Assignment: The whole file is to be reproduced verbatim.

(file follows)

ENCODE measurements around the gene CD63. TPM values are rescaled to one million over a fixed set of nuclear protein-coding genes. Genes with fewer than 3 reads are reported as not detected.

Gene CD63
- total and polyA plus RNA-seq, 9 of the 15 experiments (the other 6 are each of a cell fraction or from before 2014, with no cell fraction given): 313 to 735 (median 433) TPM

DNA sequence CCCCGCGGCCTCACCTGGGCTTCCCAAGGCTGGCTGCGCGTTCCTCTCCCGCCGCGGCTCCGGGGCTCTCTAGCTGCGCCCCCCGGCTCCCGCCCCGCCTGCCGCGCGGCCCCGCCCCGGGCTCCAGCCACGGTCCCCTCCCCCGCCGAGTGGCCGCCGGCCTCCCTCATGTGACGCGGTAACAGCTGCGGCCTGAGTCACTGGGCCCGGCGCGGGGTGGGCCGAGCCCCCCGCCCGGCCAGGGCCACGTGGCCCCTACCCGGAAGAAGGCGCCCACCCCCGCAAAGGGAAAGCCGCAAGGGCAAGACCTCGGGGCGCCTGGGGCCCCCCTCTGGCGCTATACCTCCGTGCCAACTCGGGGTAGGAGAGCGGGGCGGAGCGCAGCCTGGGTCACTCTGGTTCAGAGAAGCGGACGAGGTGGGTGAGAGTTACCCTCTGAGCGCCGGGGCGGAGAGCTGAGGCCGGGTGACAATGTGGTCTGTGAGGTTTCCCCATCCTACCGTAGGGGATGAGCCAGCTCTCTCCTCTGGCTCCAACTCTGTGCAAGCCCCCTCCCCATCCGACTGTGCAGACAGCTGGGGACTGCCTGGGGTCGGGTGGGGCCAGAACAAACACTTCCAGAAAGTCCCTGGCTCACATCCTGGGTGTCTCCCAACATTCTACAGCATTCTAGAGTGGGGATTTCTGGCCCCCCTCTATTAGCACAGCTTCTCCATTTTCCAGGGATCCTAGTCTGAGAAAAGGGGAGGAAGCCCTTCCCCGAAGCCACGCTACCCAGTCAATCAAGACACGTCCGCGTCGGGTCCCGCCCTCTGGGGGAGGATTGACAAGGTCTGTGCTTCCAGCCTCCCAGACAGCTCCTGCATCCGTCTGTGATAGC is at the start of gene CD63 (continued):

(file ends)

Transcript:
ENCODE measurements around the gene CD63. TPM values are rescaled to one million over a fixed set of nuclear protein-coding genes. Genes with fewer than 3 reads are reported as not detected.

Gene CD63
- total and polyA plus RNA-seq, 9 of the 15 experiments (the other 6 are each of a cell fraction or from before 2014, with no cell fraction given): 313 to 735 (median 433) TPM

DNA sequence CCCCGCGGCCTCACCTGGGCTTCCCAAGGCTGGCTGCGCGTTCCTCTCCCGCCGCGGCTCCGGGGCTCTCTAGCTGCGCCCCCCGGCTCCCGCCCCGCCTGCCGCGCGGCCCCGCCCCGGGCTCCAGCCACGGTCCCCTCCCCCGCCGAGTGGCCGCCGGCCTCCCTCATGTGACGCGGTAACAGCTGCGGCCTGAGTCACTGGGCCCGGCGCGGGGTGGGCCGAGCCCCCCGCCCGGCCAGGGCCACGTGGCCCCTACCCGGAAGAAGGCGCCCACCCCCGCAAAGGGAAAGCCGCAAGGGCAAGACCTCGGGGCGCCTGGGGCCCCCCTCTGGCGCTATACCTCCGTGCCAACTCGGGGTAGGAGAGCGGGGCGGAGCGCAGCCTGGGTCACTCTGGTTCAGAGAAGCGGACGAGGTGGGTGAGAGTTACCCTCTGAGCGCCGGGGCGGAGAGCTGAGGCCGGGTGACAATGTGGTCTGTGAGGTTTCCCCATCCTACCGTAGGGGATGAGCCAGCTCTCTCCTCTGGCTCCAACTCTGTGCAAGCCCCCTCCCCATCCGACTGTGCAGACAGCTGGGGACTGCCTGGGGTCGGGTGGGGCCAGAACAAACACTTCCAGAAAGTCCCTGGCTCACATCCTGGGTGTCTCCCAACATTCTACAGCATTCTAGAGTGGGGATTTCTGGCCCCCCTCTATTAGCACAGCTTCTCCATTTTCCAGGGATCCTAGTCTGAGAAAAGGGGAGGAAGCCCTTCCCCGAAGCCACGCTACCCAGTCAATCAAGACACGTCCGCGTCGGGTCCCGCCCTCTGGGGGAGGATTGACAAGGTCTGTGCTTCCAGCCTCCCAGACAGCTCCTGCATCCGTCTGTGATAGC is at the start of gene CD63 (continued):